Is routine cardiac CT useful in suspected ACS?

Cardiac CT angiography (CCTA) in the ED does not reduce the duration or cost of an in-hospital stay in patients with a suspected ACS, research shows.

A UK study randomised 250 adults presenting to the ED in 2019 with suspected ACS to standard of care plus CCTA or standard of care alone. Patients had intermediate initial high-sensitivity cardiac troponin (hs-cTnT) concentrations 5 – 50 ng/L and were without ischaemic changes on ECG.

The study, published in Heart [link here], found no differences between the treatment arms in the primary outcome of mean hospital length of stay (7.53 v 8.14 hours; p=0.13).

The finding was similar for those patients with ≥25% stenoses (8.8 v 9.2 hours; p= 0.609) although in patients with <25% stenoses, LOS was significantly shorter in the standard of care plus CCTA arm than standard of care alone (6.64 v 7.5 hours; p=0.021).

The study also found the mean cost of inpatient hospital stay was not significantly different between the two treatment arms (£1285 vs £1108; p=0.68).

“In our study, healthcare costs were not higher with a CCTA strategy than with SOC, which in turn suggests that the increased cost of CCTA must be offset by other saving, likely reflecting the expedited discharge of patients found to have little or no atheroma,” it said.

However there were significantly more referrals for cardiology outpatient clinic review and cardiac CT-related outpatient referrals in the SOC arm than the CCTA+SOC arm (60 vs 40; p=0.01).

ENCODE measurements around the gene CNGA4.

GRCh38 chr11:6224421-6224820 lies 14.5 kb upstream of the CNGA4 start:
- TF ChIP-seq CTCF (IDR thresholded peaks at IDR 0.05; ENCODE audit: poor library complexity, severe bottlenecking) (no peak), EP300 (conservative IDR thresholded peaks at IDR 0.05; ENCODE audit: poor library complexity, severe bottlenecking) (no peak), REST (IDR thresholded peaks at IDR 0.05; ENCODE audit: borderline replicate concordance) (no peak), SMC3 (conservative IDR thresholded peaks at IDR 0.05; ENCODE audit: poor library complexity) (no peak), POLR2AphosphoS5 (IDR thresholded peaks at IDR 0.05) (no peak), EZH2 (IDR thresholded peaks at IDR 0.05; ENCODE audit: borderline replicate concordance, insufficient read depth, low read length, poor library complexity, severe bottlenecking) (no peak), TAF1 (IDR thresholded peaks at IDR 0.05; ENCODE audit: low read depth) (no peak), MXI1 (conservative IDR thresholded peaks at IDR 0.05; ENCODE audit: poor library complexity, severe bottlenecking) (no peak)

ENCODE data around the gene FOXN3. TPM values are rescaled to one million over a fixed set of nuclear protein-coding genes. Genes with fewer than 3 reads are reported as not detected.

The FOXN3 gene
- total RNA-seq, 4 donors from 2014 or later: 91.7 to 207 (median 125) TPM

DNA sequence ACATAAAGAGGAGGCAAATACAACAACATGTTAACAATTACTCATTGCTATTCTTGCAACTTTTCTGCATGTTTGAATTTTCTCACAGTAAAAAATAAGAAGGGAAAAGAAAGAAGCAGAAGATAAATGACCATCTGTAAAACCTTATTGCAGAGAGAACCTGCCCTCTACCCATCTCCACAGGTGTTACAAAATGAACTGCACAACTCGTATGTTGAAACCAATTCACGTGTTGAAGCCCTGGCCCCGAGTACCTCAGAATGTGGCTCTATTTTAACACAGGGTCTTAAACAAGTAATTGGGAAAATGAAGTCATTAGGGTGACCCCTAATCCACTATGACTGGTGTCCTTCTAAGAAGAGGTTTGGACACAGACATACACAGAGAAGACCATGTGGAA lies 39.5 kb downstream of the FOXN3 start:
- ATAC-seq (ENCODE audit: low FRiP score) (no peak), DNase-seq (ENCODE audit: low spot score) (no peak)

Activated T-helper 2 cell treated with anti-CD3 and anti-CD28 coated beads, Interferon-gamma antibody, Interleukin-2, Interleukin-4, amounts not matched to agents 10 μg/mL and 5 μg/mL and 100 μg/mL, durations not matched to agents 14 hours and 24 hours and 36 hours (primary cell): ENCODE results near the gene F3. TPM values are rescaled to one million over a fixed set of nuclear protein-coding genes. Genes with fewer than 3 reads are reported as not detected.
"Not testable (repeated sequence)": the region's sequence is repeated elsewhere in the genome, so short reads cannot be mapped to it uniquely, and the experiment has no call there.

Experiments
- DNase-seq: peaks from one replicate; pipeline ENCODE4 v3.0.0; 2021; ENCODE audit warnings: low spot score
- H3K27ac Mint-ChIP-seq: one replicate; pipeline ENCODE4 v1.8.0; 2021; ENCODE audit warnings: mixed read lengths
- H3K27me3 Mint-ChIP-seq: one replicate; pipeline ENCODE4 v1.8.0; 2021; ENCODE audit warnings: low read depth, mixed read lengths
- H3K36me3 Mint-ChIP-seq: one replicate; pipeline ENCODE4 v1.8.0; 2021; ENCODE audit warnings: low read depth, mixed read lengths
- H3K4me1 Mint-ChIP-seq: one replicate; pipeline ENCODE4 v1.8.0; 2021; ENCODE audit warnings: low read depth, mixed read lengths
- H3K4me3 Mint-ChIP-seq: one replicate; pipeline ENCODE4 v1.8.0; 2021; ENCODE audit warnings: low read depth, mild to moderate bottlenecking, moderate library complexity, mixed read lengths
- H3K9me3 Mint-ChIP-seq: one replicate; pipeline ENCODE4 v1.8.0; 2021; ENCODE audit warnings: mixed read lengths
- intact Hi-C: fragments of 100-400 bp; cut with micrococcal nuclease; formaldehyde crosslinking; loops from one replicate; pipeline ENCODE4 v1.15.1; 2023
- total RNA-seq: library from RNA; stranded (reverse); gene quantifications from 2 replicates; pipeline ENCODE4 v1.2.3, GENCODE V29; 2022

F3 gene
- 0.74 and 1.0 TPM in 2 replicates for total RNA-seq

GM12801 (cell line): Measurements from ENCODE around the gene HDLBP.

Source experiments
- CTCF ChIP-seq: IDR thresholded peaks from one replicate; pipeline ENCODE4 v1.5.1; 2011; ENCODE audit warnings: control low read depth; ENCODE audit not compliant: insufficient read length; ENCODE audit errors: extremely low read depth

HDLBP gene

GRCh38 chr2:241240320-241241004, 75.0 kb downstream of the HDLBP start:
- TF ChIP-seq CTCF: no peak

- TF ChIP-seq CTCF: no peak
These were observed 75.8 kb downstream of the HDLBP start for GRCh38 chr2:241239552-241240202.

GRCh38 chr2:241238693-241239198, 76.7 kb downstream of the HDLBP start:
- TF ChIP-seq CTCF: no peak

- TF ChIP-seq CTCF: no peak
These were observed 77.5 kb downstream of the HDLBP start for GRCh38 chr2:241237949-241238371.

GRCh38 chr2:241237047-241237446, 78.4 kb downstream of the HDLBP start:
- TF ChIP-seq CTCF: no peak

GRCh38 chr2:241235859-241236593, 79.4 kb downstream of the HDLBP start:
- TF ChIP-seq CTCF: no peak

There was similar use of invasive coronary angiography (5.6% v 4.8%; p>0.99) and coronary revascularisation (4.0% v 3.2%; p>0.99) while post-discharge 12-month MACE follow-up data were also similar in both arms (7 v 8; p=0.78).

The investigators suggested two possible reasons why CCTA may have failed to impact on the main outcome events.

“First, while the finding of little or no CAD gave clinicians the confidence to discharge patients early (as reflected in shorter LOS when the CCTA result was available compared with SOC in these patients), the converse was also true–the finding of at least mild CAD appeared to compound the ambiguity that had arisen from the finding of intermediate initial hs-cTnT concentrations, leading to neither expedited nor delayed discharge,” they said.

“The second reason may be that the protocol left the interpretation of the CCTA result and subsequent management to the discretion of the clinicians responsible for these patients. While this is reflective of real-world practice, it may have resulted in a lower rate of discharge than might have been achieved with a more didactic protocol.”

“Our findings complement recent RCTs that have evaluated different cohorts of patients with ACS and together suggest that CCTA may not be useful when managing suspected ACS,” they concluded.

However an Editorial in the journal [link here] said the study revealed no downside to CCTA and a number of plausible benefits.

“The most obvious advantage of cardiac CT is that it can provide reassurance given its high negative predictive value.”

“We believe this trial complements existing data showing CT to be a safe and effective way to identify coronary artery disease in acute chest pain syndromes. What remains to be determined is the optimal approach to patient selection for CT and the best management strategy for its diagnostic findings.”

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